Monday, November 30, 2015
A group of 28 investors, led by Microsoft Corp. founder Bill Gates, have unveiled an effort to help companies, including developing countries, widely deploy new clean energy technology.
Gates’s effort, dubbed the Breakthrough Energy Coalition, includes big names like Facebook chief Mark Zuckerberg, climate activist Tom Steyer and Virgin Group founder Richard Branson.
Private companies will ultimately develop these energy breakthroughs, but their work will rely on the kind of basic research that only governments can fund. The group has not commited to any particular funding levels, though it will be the single biggest cooperative research and development partnership in history. (The Hill, 11/29/2015)
President Obama and 19 world leaders at the United Nations’ climate change conference in Paris committed to double the amount of money they put into clean energy research and development. The commitment is part of a proposed worldwide pact to fight global warming.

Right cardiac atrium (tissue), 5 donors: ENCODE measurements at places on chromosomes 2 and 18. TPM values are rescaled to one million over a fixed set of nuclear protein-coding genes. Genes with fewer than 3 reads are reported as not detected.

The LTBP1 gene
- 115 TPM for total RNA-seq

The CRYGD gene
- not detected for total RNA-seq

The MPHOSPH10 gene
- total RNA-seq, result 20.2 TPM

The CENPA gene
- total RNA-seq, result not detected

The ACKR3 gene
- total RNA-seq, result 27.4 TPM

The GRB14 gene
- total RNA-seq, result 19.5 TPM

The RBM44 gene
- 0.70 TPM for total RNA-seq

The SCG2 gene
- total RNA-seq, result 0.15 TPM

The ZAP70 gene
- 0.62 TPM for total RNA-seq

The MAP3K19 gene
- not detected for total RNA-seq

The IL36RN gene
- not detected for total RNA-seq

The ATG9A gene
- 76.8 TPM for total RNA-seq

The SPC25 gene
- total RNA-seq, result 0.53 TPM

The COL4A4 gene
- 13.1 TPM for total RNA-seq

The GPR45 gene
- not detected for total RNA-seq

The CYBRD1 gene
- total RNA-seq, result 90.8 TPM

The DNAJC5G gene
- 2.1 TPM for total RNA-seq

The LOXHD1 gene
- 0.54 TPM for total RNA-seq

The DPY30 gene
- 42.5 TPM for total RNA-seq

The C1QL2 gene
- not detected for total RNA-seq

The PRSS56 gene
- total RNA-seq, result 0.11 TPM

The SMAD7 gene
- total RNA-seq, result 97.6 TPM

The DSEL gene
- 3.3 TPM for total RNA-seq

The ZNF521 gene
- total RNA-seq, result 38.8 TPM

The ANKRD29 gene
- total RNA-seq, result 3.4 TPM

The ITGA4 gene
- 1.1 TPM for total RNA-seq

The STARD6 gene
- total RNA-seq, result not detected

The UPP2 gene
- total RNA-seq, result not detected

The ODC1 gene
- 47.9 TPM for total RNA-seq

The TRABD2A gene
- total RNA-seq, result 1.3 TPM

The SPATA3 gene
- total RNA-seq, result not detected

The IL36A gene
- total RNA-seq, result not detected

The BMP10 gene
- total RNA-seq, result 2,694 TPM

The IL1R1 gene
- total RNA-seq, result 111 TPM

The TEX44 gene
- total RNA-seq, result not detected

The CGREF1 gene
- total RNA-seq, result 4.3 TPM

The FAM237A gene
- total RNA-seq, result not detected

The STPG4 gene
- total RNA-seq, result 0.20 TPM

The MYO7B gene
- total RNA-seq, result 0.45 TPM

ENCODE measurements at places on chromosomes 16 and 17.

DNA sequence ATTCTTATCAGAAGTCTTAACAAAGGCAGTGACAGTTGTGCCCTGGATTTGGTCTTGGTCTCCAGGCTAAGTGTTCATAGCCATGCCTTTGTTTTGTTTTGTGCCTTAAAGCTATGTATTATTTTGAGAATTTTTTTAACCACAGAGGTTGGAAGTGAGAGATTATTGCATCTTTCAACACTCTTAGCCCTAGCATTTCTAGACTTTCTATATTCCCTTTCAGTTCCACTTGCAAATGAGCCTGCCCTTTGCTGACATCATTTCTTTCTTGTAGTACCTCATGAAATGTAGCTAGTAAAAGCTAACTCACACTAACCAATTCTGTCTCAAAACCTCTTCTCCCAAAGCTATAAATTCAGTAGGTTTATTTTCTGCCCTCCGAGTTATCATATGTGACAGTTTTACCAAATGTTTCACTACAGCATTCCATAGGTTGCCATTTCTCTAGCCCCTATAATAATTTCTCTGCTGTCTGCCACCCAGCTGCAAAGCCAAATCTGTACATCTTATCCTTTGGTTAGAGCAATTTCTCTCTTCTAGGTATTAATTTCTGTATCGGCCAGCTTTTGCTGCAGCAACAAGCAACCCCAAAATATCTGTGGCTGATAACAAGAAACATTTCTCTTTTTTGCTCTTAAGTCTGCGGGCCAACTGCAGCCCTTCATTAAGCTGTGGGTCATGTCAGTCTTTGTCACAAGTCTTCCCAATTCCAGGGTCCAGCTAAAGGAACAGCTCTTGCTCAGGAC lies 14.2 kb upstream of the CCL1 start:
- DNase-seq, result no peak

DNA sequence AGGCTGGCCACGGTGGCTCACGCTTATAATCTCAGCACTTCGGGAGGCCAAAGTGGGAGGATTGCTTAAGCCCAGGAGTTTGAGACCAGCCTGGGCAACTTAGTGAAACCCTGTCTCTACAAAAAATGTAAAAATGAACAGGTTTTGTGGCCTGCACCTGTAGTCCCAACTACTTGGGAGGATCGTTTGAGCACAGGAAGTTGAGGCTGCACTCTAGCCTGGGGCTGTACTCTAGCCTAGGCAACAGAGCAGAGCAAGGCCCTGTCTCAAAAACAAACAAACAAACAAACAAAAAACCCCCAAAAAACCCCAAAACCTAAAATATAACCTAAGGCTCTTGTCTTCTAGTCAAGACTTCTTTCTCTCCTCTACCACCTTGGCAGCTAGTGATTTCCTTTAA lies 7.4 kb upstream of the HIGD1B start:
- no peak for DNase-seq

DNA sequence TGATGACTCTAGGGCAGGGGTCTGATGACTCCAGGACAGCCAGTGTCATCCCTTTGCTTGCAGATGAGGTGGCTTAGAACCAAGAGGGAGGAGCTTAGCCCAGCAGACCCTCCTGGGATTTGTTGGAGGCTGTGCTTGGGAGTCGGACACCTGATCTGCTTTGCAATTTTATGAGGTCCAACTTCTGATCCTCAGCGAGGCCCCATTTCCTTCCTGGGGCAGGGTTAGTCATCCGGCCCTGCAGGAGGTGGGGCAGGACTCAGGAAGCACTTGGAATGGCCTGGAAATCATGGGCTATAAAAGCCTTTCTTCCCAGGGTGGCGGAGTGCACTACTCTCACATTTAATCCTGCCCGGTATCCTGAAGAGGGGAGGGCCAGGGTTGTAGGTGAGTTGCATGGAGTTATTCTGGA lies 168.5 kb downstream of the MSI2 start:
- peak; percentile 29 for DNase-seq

The commitment would put the countries’ funding for low- or zero-carbon technologies like wind power and nuclear energy at about $20 billion in five years, with about half of that amount spent by the United States. Dubbed Mission Innovation, it relies on research and development strategies that have proven successful in the United States.
Saturday, November 07, 2015
President Obama on Friday rejected the application to build the Keystone XL Pipeline, ending the seven-year saga over the controversial plan to transport oil sands from Canada to the Gulf Coast. The State Department decided that the Keystone XL pipeline would not serve the national interest of the United States. President Obama agreed with that decision.
Traditional environmental groups might be celebrating a supposed victory, but we suspect that the WARREN BUFFETT EFFECT had a lot to do with this decision.
All three of the Democratic candidates for president opposed the project. Though former Secretary of State Hillary Clinton held off on publicizing her opinion until September, Sen. Bernie Sanders (I-Vt.) and former Maryland Gov. Martin O’Malley have long opposed it. The Republican candidates overwhelmingly favor Keystone. (The Hill, 11/6/2015)